It feels like I’ve been poised at the end of a diving board, muscles tensed, concentration total, waiting for the moment of push-off—it never came. 

Such has been my near yearlong experience with hospice nurses and chaplains coaching appropriate measures of self-care, given my rare terminal illness—Interstitial Lung Disease with Rheumatoid Arthritis, its called—that again appears to have plateaued upon new limits.

True, I‘m ill, but not actively dying, but if I’m completely honest, an undercurrent of my mortality has been leeching vital energy from my psyche. Evidently one of my caregivers also fed into this disorder and fueled an untimely dependence upon her. Because she is no longer around, I feel more myself, still in my right mind, and able to make decisions for my ongoing needs.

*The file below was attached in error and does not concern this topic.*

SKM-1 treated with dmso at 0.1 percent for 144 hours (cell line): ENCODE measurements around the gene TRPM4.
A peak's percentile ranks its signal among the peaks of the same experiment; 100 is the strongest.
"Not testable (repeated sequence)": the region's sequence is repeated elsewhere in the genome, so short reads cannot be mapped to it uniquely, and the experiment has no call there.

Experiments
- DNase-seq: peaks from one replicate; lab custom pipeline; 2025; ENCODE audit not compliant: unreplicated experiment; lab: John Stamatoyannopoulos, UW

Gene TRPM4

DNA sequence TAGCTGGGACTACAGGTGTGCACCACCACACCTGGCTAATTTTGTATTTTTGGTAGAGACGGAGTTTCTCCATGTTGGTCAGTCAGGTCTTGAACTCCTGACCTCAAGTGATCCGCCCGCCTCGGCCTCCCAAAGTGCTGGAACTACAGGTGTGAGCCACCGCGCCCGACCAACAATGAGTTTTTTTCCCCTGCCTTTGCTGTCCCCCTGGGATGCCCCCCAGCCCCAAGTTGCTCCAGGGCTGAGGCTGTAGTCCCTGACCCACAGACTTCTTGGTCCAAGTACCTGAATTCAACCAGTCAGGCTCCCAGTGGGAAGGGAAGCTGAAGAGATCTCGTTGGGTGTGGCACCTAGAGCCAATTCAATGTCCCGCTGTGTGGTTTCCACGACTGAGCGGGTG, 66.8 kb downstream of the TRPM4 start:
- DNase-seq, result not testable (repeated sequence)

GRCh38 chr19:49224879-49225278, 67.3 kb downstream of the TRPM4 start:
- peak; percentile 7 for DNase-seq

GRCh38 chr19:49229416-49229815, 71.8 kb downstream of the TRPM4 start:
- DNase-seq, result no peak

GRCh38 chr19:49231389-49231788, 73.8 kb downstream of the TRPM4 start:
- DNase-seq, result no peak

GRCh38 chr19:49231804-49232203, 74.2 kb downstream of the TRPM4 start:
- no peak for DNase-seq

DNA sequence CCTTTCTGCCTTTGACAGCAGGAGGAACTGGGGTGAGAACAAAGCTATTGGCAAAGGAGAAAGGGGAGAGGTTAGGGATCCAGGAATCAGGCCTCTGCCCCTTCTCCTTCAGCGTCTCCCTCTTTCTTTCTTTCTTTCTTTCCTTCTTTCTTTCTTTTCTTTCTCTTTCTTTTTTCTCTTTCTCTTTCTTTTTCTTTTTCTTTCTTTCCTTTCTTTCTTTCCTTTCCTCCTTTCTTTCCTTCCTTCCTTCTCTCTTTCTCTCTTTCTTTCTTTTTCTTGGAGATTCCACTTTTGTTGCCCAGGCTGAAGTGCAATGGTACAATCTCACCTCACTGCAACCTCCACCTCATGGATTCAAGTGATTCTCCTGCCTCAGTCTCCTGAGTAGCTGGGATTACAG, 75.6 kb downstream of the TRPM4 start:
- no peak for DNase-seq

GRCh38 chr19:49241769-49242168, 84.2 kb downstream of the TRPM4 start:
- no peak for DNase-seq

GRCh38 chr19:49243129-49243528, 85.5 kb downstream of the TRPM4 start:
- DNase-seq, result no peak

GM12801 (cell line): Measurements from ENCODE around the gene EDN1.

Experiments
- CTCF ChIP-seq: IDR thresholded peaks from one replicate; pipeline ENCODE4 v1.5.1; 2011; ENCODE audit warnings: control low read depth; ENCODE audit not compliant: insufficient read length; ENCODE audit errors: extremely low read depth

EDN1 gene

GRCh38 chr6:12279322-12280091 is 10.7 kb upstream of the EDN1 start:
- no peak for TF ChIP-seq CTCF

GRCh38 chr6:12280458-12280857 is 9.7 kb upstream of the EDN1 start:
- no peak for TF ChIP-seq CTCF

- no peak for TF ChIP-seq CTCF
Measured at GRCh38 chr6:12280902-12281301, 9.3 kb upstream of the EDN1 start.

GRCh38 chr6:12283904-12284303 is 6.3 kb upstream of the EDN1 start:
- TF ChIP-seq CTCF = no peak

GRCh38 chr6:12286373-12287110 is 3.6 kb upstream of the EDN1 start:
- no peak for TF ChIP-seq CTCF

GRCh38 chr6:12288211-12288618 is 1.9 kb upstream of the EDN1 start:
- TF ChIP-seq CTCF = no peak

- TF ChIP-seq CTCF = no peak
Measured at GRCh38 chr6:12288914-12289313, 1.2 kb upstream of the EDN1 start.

Again, it’s about acceptance, Step One of Chronic Pain Anonymous. Funny, how that graced word consistently implodes internal tangles and opens skies above it where the sun brilliances the next step: to walk to the other end of the diving board, climb down the ladder, and wait for the next right step.

My relief is huge.